This paper gives the results of a series of drilling tests on nine different metals using eleven different cutting fluids. Modern twist drills having 30-deg helices, ranging from ½ in. to 1½ in. in diameter, were used. The materials consisted of a cast aluminum alloy, free-cutting brass, cast iron, malleable cast iron, S.A.E. 1020 steel, S.A.E. 1035 steel, carbon tool steel, S.A.E. 3150 steel, and S.A.E. 1112 steel. The eleven cutting fluids consisted of dry cutting, borax water, two soluble oils, lard oil, two straight mineral oils, two compounded oils, and two sulphurized oils.
For each material a formula for torque and thrust was developed as a function of variable diameter and variable feed. Constants for these formulas for dry cutting and each of the eleven cutting fluids are determined. The influence of the different cutting fluids on each metal is shown. With the net output power for drilling dry expressed as 100 per cent, the savings made are as follows:
33.3 per cent for S.A.E. 1020 steel when using a sulphurized oil
31.7 per cent for aluminum alloy when using a 90 per cent mineral-10 per cent lard oil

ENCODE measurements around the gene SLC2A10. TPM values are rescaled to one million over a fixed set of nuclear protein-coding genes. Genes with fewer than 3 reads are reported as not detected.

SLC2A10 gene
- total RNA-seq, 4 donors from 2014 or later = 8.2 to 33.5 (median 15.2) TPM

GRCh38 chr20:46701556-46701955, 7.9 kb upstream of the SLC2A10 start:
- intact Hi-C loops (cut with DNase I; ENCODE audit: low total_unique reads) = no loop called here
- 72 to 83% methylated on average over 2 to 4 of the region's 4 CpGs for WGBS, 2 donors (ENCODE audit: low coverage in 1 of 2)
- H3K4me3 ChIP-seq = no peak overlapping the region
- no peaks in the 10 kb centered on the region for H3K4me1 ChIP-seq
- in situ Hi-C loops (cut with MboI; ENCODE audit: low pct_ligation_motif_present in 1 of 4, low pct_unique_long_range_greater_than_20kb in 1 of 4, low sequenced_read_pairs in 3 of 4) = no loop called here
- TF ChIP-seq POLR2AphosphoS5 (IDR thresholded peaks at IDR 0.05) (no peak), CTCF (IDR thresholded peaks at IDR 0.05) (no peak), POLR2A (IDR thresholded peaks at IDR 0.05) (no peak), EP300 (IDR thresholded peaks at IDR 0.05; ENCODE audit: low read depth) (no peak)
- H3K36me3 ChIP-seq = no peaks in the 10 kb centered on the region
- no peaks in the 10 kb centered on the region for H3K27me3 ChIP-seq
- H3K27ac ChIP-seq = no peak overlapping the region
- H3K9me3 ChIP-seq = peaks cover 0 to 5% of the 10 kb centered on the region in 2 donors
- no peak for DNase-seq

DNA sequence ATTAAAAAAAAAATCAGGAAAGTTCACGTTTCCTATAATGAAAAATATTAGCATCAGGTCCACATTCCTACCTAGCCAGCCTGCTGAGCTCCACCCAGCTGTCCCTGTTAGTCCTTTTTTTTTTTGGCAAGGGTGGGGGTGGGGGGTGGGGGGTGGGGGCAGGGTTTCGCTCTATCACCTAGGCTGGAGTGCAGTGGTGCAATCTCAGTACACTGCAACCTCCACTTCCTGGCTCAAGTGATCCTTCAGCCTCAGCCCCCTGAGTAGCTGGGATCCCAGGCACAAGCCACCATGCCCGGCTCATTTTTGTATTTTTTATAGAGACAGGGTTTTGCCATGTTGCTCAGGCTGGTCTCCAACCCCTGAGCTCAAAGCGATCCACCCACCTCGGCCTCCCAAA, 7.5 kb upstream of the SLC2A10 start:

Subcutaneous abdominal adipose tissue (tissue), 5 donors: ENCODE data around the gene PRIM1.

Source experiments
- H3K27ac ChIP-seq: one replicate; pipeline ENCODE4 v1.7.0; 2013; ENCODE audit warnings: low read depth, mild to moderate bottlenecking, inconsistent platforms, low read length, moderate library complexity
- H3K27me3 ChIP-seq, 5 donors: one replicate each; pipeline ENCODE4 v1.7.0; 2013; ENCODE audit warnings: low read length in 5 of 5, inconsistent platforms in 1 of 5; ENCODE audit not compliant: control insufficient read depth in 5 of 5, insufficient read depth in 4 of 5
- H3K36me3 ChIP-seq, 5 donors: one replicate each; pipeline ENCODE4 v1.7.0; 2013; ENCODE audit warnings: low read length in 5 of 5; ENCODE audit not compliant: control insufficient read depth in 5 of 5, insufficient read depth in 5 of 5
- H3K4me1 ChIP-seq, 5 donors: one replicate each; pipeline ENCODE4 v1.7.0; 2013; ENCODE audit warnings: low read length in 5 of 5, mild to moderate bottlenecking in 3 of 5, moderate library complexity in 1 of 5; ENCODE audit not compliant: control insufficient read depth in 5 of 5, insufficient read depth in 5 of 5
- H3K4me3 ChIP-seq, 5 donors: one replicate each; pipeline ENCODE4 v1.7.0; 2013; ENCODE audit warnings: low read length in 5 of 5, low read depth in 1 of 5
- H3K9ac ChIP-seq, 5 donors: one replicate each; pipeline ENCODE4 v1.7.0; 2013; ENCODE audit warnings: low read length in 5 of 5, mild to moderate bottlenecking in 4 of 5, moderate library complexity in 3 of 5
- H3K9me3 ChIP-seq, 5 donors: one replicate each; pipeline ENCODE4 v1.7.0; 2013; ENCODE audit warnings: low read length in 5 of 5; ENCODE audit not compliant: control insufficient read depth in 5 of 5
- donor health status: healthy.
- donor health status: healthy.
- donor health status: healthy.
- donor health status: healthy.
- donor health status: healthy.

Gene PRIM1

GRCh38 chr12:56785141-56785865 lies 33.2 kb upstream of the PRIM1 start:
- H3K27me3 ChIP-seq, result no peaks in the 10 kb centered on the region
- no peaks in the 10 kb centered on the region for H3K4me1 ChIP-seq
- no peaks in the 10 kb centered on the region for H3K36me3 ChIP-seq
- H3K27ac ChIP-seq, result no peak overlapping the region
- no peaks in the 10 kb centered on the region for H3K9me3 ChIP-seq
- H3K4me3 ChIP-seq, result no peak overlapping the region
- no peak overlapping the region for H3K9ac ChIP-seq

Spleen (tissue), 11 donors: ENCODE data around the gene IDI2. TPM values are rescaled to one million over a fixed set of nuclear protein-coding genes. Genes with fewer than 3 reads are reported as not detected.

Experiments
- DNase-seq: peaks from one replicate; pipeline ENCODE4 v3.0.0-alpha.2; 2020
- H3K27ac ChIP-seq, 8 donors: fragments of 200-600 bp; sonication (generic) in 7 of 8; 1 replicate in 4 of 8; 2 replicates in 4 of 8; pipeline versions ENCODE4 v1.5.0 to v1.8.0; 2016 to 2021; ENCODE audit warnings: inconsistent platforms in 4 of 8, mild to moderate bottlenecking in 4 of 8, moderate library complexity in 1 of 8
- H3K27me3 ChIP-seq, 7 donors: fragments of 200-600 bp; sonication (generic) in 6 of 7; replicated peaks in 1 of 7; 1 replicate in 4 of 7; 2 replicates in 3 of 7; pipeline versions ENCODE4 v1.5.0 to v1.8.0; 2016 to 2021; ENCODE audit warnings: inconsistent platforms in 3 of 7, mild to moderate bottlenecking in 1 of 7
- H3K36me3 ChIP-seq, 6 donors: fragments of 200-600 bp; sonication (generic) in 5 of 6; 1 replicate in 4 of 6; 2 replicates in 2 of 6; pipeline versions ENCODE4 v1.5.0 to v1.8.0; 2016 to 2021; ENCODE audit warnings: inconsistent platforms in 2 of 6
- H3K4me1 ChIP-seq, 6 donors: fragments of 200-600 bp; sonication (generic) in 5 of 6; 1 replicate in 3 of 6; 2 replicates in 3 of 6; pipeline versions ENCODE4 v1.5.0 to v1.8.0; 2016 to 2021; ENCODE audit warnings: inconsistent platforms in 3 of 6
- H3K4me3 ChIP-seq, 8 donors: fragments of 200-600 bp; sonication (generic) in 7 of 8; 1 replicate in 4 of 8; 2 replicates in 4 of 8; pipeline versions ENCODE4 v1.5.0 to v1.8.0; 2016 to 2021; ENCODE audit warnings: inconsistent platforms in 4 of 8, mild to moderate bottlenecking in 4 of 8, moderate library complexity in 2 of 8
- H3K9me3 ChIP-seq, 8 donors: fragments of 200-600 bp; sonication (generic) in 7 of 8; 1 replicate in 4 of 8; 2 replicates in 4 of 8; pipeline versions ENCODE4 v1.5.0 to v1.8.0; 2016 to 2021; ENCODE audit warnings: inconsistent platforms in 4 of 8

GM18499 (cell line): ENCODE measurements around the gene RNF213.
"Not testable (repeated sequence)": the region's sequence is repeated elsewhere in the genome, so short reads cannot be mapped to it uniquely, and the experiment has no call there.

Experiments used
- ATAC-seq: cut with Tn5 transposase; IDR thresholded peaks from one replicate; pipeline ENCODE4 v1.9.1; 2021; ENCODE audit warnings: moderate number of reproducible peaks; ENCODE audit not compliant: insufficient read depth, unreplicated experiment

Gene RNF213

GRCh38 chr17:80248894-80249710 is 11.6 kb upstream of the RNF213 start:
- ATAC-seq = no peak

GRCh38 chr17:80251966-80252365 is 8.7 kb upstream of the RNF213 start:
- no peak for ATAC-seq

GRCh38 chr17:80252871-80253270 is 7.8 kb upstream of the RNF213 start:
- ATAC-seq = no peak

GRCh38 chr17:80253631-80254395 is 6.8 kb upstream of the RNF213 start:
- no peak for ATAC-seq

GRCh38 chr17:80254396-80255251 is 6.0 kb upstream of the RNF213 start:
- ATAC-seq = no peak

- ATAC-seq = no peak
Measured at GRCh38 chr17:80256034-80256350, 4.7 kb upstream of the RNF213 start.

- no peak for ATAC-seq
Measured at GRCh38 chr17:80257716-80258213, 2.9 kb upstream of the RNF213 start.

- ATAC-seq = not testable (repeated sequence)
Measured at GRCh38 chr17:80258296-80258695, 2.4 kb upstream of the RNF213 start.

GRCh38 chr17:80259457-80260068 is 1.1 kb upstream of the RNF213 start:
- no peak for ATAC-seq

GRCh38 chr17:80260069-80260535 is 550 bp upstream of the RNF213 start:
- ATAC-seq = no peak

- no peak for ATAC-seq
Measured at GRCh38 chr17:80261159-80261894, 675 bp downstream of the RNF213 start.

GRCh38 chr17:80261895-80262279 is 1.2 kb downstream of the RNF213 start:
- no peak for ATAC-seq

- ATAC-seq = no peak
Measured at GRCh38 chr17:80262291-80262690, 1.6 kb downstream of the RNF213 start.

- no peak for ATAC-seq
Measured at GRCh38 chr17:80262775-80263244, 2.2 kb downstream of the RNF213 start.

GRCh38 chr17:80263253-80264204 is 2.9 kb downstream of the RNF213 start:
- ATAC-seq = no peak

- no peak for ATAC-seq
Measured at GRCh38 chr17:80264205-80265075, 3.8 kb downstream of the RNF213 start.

26.0 per cent for S.A.E. 1035 steel when using a sulphurized lard-mineral oil
23.0 per cent for S.A.E. 3150 steel when using a sulphurized mineral oil
21.0 per cent for carbon tool steel when using sulphurized mineral oil
17.2 per cent for cast iron when using a mineral oil containing 5 per cent oleic acid
10.5 per cent for malleable cast iron when using any kind of an oil, such as lard, mineral, compounded, or sulphurized
6.8 per cent for S.A.E. 1112 steel when using a sulphurized lard-mineral oil.
No appreciable difference is made whether free-cutting brass is cut dry or with any kind of a cutting fluid.
In the development of the formulas for torque and thrust, it was found that the same results of the exponents for drill diameter and feed would be obtained regardless of the diameter of the drill used in the variable feed tests and regardless of the feed used in the variable drill diameter tests. The values of these exponents are not influenced by the type of cutting fluid used. The torque and thrust lines as a function of feed or diameter as the variable are merely displaced vertically, if affected at all. The constants of the torque and thrust formulas, however, indicate the cutting characteristics of the cutting fluids.
The torque and thrust formulas for all kinds of steels as covered in the paper are found to be identical except for different values of the constant. Other metals, however, produce formulas apparently characteristic of that metal. In other words, different formulas as summarized in Table 4 are developed for the aluminum alloy, the free-cutting brass, cast iron, malleable iron, and steel.